Tuesday, March 17, 2009
Andrew Bostom: Asymptotic Analyst?
I had heretofore assumed Bostom was one of the tiny handful of analysts in the still inchoate anti-Islam movement who is holistic, or at the very least, in that razor’s-edge proximity to holistic analysis occupied by, for example, Hugh Fitzgerald of Jihad Watch.
In an article on Frontpage.com today, Bostom’s unalloyed and unreserved praise for what he himself interpretetively crystallizes as the Geert Wilders dictum—“Islam is the problem; radical reform is the solution”—, however, reveals how solidly asymptotic he is. After all that Bostom has written about Muslims and Islam (including in the first nine-tenths of this article!), for him to proffer, in the climax of this article, reform as the solution to the problem of Islam is essentially to agree with the Pipes Dream: namely, that we should hope that Muslims will help us to solve the problem which their Islam is causing.
This Pipes Dream is conceptually contiguous with the PC MC paradigm. It is not qualitatively different from PC MC, only quantitatively distinct. Only two significant features distinguish it from the PC MC paradigm:
1) its openness to substantive criticism and, where it is deemed pertinent, condemnation of Islamic doctrine and culture;
2) its readiness to expand the “tiny minority of extremists” to a much larger number of Muslims.
Indeed, Bostom himself in this same article begins by citing polls that indicate that a sizeable majority of Muslims in Muslim countries—even relatively “secular” countries like Egypt—desire Sharia law and the revival of the Caliphate. On what basis, then, does Bostom expect us to place our hope in “radical reform” of Islam? Who is going to “radically reform” Islam and by doing so “solve the problem” of Islam, if the majority of Muslims around the world actually desire an unreformed Islam? This expectation of the Pipes Dream is not only unrealistic, not only does it rest on a fantasy belied by the very same facts and learned interpretations which Bostom has spent years marshalling, but it is positively counter-productive to the self-defense needs of the West, for it tends to reinforce the PC MC axiom that Muslims are “moderate” until proven “radical” and closely related to that, the notion that when Muslims proffer “reform” they are to be trusted. Thus, it will tend to help perpetuate policies which continue to permit Muslims to insinuate themselves deeper and deeper into the sociopolitical fabric of our Western societies, and from there innumerable numbers among them (whom we cannot reliably distinguish from the supposedly harmless Muslims among them) to have greater opportunity and advantage to continue to plot horrific attacks upon us in the coming decades and to continue their parallel project of stealth jihad which undermines its host society in ways other than through terrorism, yet symbiotic with terrorism.
The anti-Islam movement should be engaged in the concerted effort of slow pedagogical and rhetorical stillicide in the context of the ongoing War of Ideas which is first and foremost an intellectual civil war of uncompromising persuasion directed at our own fellow citizens. This War of Ideas should certainly not waste its time trying to persuade Muslims to “reform” their Islam. Through this concerted effort, then, of our War of Ideas, which realistically will take many decades to begin to exert its effects, the PC MC paradigm will best be undermined—both by the effects of stillicide over a long time, and by the slow but sure increase in numbers of Westerners fed up with Muslims. The holistic goal that is the rational guiding telos of the anti-Islam movement should not be “reform” of Islam, but rather the mass extrication of Muslims out of the West—not only through prevention of further immigration of new Muslims, but also through the mass deportation of Muslims already in the West. This, however, should not be expected to be a “solution” to the problem of Islam: it should realistically be seen to be the optimal way to manage that problem for the decades, probably centuries ahead. (If by some miracle it did serve to “solve” the problem, then that will be a pleasant surprise for us, but this unlikely miracle should not serve as an expectation that informs our policy behavior.)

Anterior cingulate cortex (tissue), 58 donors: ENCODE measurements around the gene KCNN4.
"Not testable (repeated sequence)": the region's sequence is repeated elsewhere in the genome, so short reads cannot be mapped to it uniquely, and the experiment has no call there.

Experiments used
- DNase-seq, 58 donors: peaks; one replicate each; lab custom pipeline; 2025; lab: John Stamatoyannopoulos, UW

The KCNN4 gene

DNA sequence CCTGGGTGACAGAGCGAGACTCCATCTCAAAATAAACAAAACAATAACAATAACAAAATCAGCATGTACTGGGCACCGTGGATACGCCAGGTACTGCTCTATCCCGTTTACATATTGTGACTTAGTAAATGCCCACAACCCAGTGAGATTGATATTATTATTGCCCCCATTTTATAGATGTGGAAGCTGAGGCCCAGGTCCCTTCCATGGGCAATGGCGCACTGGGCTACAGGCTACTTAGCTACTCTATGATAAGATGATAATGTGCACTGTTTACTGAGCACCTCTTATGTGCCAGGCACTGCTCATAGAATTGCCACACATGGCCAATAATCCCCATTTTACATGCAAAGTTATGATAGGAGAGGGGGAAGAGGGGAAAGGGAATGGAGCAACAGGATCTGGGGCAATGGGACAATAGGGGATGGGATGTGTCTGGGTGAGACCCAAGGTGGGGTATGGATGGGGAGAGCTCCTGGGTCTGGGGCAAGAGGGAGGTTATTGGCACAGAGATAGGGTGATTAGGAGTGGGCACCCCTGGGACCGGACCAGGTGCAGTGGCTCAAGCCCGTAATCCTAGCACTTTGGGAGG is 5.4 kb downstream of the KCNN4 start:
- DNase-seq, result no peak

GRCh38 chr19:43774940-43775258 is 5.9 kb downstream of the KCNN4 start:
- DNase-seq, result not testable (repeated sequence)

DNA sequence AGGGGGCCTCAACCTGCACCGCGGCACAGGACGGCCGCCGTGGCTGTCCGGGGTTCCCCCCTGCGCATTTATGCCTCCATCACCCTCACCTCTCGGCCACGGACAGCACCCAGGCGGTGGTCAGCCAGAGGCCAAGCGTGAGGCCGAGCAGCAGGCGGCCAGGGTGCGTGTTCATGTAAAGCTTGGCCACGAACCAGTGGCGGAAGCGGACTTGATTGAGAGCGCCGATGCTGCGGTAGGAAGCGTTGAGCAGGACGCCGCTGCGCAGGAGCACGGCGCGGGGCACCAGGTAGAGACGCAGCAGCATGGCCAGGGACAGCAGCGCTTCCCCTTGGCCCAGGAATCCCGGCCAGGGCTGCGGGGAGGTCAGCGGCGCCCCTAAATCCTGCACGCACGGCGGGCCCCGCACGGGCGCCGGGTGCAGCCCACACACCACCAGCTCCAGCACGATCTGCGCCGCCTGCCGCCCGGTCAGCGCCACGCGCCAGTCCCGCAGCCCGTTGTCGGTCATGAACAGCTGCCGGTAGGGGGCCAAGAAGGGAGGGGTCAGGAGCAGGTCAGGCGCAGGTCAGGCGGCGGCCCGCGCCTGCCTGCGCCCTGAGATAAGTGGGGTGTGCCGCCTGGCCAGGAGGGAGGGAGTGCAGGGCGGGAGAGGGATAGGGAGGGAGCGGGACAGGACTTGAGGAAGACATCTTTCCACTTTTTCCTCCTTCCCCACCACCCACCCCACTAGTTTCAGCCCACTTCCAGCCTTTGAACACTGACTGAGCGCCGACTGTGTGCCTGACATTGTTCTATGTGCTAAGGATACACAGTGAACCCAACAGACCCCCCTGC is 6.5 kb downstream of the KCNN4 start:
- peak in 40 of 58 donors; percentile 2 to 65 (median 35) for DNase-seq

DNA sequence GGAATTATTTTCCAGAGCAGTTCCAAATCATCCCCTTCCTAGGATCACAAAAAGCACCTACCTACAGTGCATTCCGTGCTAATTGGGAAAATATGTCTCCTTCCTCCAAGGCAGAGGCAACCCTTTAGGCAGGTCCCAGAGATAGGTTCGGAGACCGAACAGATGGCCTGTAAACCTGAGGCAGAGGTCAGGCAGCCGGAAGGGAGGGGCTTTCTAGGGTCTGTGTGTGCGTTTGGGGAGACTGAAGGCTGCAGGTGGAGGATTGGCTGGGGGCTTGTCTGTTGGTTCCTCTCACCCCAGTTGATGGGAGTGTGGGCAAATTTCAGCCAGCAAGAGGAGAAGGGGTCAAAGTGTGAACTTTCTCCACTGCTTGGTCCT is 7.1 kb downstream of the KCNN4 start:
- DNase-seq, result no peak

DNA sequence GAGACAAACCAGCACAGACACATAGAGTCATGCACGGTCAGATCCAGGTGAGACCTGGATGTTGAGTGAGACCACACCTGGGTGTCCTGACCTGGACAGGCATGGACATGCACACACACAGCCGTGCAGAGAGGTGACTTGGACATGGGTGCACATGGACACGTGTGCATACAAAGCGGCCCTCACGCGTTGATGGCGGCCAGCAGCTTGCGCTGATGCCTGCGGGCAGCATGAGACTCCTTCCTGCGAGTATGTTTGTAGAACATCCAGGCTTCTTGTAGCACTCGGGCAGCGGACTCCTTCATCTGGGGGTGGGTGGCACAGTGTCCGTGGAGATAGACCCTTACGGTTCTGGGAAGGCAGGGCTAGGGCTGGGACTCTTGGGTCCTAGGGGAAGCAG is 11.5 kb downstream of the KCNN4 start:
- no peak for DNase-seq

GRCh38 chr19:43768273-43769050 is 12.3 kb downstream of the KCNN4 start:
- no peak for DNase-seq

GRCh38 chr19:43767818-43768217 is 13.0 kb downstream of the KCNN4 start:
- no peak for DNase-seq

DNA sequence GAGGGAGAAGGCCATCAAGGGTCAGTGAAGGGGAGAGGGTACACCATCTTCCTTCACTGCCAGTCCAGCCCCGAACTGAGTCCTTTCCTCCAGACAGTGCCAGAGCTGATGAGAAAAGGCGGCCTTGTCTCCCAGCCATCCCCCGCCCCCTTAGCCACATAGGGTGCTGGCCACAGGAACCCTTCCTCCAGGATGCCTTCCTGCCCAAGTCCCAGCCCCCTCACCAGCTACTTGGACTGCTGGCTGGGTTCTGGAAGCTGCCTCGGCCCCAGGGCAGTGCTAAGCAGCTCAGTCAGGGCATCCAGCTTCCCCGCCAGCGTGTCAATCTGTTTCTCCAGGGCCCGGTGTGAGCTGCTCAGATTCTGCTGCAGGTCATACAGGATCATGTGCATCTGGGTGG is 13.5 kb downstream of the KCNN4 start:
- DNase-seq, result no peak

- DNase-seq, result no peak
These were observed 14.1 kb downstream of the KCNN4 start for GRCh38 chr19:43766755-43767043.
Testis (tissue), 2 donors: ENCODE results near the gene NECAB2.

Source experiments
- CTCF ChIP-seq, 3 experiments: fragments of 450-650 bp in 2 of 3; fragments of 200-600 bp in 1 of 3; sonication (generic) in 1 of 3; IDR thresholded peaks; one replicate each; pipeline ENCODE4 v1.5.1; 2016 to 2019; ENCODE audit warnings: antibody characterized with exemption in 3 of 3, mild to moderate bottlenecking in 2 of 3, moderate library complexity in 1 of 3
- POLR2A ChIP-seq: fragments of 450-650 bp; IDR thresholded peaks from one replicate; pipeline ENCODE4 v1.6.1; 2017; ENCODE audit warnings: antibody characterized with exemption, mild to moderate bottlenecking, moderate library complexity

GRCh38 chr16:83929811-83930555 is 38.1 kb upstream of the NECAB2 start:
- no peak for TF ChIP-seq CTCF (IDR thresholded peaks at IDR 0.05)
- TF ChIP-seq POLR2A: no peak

Precisely because this holistic telos is such a tall order at present, due to the mainstream dominance of PC MC throughout the West, it behooves us in the anti-Islam movement to push in concerted fashion for this now, and to continue relentlessly pushing for it in our ongoing War of Ideas. This does not mean we have to stand on the rooftops and doomsay like fanatics. We can go about this in a mature and reasoned manner that does not, nevertheless, compromise the principles of holistic analysis nor the urgency of taking action against the problem of Islam. If any one of us in the anti-Islam movement seems incapable of controlling his or her asymptotic impulses, it would be best, in the interest of our overarching agenda, for that person to refrain from analysis altogether. Instead, we have such otherwise eminent luminaries including Bostom, Horowitz, Spencer and Pipes regularly sending mixed signals—by implying, or outright expecting, that pigs can fly and the problem of Islam will be solved, or even helped at all, by “reform”. In doing so, they are tending to reinforce, rather than undermine, the already entrenched paradigm that is continuing to permit Muslims to infiltrate deeper, and more broadly, into the West in the coming decades.
Refuting the holistic analysis of the problem of Islam
Bill Warner: an unlikely asymptotic analyst
Asymptote vs. Asymptote: The New York Times vs. Brigitte Gabriel
Asymptotic vs. Holistic Analysis: a clarification
Pot shots at the Pipes dream
The Pipes dream through a Glassman darkly
Robert Spencer’s Two Hats: Keep Your Day Job